Eicher also asserts that his written statement was coerced because Eicher testified that (1) Postal Inspector Dent dictated portions of the statement, and (2) Dent told him that this was Eicher's one chance to make a statement to the prosecutor. We can find no evidence, however, that Eicher's written statement was anything but freely and voluntarily given. See United States v. Murphy, 763 F.2d 202, 205 (6th Cir. 1985) ("In determining whether an accused's will has been overborne, courts look to the totality of the circumstances surrounding the confession and determine their psychological impact on the accused's ability to resist pressures to confess.").

There can be no doubt that had Eicher made a clearer request for an attorney, his written statement would not be admissible. See Minnick v. Mississippi, 111 S. Ct. 486, 491 (1990) (" [W]e now hold that when counsel is requested, interrogation must cease, and officials may not reinitiate interrogation without counsel present [.]"). As Eicher did not make a request for an attorney, his subsequent written statement is admissible. The judgment of the district court is AFFIRMED.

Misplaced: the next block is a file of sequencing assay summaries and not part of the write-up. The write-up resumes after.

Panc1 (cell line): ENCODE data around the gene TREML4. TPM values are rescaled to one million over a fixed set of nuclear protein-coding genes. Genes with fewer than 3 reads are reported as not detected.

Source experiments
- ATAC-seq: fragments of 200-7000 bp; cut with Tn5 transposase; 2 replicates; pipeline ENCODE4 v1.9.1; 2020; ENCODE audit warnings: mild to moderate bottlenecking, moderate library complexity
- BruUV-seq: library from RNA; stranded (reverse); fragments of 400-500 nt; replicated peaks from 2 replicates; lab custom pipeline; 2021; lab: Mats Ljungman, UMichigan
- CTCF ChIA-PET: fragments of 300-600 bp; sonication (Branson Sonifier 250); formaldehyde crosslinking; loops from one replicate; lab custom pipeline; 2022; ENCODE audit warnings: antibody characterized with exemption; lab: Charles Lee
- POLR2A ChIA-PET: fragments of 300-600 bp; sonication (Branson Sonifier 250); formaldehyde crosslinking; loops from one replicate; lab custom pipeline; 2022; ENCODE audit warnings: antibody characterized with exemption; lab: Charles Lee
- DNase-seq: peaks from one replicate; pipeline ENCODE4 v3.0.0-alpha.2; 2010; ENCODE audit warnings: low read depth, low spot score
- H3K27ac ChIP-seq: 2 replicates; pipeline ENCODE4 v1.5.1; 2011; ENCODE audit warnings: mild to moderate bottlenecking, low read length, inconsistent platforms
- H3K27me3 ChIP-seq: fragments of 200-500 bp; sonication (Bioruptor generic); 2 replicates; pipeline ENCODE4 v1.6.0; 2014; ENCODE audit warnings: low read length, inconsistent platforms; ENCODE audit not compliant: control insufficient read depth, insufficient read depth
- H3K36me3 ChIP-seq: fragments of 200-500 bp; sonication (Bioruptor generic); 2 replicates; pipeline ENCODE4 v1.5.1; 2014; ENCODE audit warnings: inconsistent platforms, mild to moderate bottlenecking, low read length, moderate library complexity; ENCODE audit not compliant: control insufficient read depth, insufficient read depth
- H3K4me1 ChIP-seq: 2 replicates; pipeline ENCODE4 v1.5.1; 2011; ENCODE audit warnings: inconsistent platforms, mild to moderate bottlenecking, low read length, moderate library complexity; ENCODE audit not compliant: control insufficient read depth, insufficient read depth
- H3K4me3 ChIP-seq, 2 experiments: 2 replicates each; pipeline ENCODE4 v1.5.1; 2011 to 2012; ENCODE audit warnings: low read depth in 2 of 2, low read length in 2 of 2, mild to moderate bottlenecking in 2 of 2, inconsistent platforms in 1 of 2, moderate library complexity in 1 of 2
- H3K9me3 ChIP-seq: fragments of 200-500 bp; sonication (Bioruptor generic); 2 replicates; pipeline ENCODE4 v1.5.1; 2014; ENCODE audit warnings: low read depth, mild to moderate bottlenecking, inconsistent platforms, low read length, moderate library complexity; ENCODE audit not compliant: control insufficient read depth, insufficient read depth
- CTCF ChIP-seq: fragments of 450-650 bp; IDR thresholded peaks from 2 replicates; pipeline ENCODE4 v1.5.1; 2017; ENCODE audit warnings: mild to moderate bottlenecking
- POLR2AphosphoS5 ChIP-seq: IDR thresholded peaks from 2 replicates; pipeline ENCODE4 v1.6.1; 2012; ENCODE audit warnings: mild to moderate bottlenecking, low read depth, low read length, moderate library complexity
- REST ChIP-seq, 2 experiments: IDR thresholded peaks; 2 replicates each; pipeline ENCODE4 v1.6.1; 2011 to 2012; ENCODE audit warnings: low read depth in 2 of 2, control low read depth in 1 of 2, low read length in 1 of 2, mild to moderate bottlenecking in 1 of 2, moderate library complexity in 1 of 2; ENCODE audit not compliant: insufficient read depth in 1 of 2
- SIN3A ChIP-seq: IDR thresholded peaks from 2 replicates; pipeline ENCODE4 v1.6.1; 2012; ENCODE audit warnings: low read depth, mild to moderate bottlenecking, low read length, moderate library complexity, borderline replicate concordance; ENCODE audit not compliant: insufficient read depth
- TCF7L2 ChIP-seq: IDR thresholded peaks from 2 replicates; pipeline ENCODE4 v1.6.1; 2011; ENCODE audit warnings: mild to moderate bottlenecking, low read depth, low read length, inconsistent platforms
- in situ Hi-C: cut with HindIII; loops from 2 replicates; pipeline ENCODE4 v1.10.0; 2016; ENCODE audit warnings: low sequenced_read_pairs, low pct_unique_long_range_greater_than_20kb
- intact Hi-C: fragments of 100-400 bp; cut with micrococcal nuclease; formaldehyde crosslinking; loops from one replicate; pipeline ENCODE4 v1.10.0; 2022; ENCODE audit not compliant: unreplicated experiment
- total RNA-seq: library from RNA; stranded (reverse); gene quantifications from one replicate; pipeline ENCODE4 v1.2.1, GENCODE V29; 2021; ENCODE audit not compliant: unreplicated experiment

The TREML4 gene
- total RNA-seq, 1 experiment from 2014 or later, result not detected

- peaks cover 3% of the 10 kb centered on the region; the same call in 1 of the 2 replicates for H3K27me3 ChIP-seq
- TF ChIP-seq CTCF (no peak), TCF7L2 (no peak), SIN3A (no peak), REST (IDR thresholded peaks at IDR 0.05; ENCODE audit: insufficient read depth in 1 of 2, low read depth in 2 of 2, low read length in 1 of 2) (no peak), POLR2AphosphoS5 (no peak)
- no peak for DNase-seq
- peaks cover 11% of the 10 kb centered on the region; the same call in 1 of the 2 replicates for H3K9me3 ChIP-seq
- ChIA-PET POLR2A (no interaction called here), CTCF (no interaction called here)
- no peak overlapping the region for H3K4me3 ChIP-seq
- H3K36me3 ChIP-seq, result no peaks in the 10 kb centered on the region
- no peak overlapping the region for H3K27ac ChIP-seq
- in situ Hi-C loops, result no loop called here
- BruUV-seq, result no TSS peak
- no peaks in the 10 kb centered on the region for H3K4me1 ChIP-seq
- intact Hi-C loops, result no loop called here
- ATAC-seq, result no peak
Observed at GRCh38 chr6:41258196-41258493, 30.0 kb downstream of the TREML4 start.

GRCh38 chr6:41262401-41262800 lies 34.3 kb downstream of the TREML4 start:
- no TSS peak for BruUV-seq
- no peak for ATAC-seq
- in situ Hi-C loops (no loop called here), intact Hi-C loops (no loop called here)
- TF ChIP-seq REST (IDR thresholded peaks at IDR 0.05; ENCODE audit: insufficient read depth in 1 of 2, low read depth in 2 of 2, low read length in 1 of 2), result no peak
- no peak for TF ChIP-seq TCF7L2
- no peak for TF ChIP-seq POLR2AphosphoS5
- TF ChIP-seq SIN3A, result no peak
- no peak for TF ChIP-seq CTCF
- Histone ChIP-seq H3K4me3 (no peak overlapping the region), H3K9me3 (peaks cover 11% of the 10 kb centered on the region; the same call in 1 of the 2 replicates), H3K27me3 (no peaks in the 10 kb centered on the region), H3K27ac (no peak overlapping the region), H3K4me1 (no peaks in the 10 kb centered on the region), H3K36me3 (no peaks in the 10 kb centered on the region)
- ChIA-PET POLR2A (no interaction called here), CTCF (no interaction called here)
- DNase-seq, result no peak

The Honorable Harry W. Wellford assumed senior status on January 21, 1991